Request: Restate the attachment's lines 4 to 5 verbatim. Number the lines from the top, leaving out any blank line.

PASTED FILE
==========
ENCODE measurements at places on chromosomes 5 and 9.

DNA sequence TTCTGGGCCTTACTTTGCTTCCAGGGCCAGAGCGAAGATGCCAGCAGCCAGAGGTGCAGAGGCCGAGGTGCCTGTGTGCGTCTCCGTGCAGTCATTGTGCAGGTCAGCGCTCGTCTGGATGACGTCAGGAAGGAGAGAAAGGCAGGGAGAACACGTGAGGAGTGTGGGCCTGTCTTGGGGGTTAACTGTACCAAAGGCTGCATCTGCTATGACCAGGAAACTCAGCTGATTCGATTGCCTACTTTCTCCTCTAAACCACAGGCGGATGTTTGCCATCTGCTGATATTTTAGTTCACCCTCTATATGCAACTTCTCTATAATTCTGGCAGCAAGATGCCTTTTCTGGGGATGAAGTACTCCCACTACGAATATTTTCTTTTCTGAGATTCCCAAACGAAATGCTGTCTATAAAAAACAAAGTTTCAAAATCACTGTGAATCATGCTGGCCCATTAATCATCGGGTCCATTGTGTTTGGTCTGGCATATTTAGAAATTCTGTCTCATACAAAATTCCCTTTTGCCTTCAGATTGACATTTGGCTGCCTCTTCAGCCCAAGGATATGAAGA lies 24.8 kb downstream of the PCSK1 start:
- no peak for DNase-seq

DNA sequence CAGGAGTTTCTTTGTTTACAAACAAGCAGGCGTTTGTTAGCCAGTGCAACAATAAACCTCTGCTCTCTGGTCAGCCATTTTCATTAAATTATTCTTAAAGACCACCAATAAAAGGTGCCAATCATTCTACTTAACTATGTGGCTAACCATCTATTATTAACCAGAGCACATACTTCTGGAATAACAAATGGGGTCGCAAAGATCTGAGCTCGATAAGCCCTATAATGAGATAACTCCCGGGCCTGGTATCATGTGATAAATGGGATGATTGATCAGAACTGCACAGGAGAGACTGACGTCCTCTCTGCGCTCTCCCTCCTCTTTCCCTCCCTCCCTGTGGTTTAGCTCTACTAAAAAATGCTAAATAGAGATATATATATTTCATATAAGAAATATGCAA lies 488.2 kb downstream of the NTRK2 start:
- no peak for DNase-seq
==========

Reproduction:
DNA sequence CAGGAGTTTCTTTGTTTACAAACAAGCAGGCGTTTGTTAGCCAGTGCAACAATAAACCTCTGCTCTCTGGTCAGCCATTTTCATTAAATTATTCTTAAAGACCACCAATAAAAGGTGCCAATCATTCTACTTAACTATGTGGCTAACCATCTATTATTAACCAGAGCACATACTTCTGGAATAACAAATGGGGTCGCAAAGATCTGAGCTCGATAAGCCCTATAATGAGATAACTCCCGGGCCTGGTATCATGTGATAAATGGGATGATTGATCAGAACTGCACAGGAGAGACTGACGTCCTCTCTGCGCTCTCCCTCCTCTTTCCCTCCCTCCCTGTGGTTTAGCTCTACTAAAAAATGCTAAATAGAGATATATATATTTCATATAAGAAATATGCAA lies 488.2 kb downstream of the NTRK2 start:
- no peak for DNase-seq